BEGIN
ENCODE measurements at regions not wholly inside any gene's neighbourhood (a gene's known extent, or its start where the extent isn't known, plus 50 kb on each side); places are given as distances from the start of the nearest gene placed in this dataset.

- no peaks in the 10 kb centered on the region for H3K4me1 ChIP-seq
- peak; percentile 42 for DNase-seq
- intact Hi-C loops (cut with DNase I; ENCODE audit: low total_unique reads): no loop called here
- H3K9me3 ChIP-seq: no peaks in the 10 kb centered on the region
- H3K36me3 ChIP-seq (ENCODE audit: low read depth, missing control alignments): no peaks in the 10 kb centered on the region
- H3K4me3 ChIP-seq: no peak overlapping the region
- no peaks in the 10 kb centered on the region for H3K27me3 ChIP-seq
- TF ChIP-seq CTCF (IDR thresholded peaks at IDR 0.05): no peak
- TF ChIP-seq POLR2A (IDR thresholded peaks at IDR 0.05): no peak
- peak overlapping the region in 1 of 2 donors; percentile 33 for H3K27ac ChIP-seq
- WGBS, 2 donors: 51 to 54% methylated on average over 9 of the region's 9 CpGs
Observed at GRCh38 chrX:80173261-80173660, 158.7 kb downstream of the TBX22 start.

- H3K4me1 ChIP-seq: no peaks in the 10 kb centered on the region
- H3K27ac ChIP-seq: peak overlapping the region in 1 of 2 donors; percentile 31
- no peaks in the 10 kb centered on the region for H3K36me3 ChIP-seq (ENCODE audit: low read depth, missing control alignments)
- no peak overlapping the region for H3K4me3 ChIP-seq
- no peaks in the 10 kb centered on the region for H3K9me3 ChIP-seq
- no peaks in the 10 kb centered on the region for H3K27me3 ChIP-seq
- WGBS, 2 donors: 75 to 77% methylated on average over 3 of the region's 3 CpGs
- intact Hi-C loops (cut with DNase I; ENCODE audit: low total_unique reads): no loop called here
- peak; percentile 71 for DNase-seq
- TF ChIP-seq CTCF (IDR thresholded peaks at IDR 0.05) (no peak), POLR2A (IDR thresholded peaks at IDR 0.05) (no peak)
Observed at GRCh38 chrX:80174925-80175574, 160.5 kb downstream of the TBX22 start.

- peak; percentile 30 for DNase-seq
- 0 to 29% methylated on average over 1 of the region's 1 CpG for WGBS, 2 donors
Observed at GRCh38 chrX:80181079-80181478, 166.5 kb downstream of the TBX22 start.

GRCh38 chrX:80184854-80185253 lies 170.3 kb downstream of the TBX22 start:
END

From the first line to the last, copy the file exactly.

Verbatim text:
ENCODE measurements at regions not wholly inside any gene's neighbourhood (a gene's known extent, or its start where the extent isn't known, plus 50 kb on each side); places are given as distances from the start of the nearest gene placed in this dataset.

- no peaks in the 10 kb centered on the region for H3K4me1 ChIP-seq
- peak; percentile 42 for DNase-seq
- intact Hi-C loops (cut with DNase I; ENCODE audit: low total_unique reads): no loop called here
- H3K9me3 ChIP-seq: no peaks in the 10 kb centered on the region
- H3K36me3 ChIP-seq (ENCODE audit: low read depth, missing control alignments): no peaks in the 10 kb centered on the region
- H3K4me3 ChIP-seq: no peak overlapping the region
- no peaks in the 10 kb centered on the region for H3K27me3 ChIP-seq
- TF ChIP-seq CTCF (IDR thresholded peaks at IDR 0.05): no peak
- TF ChIP-seq POLR2A (IDR thresholded peaks at IDR 0.05): no peak
- peak overlapping the region in 1 of 2 donors; percentile 33 for H3K27ac ChIP-seq
- WGBS, 2 donors: 51 to 54% methylated on average over 9 of the region's 9 CpGs
Observed at GRCh38 chrX:80173261-80173660, 158.7 kb downstream of the TBX22 start.

- H3K4me1 ChIP-seq: no peaks in the 10 kb centered on the region
- H3K27ac ChIP-seq: peak overlapping the region in 1 of 2 donors; percentile 31
- no peaks in the 10 kb centered on the region for H3K36me3 ChIP-seq (ENCODE audit: low read depth, missing control alignments)
- no peak overlapping the region for H3K4me3 ChIP-seq
- no peaks in the 10 kb centered on the region for H3K9me3 ChIP-seq
- no peaks in the 10 kb centered on the region for H3K27me3 ChIP-seq
- WGBS, 2 donors: 75 to 77% methylated on average over 3 of the region's 3 CpGs
- intact Hi-C loops (cut with DNase I; ENCODE audit: low total_unique reads): no loop called here
- peak; percentile 71 for DNase-seq
- TF ChIP-seq CTCF (IDR thresholded peaks at IDR 0.05) (no peak), POLR2A (IDR thresholded peaks at IDR 0.05) (no peak)
Observed at GRCh38 chrX:80174925-80175574, 160.5 kb downstream of the TBX22 start.

- peak; percentile 30 for DNase-seq
- 0 to 29% methylated on average over 1 of the region's 1 CpG for WGBS, 2 donors
Observed at GRCh38 chrX:80181079-80181478, 166.5 kb downstream of the TBX22 start.

GRCh38 chrX:80184854-80185253 lies 170.3 kb downstream of the TBX22 start: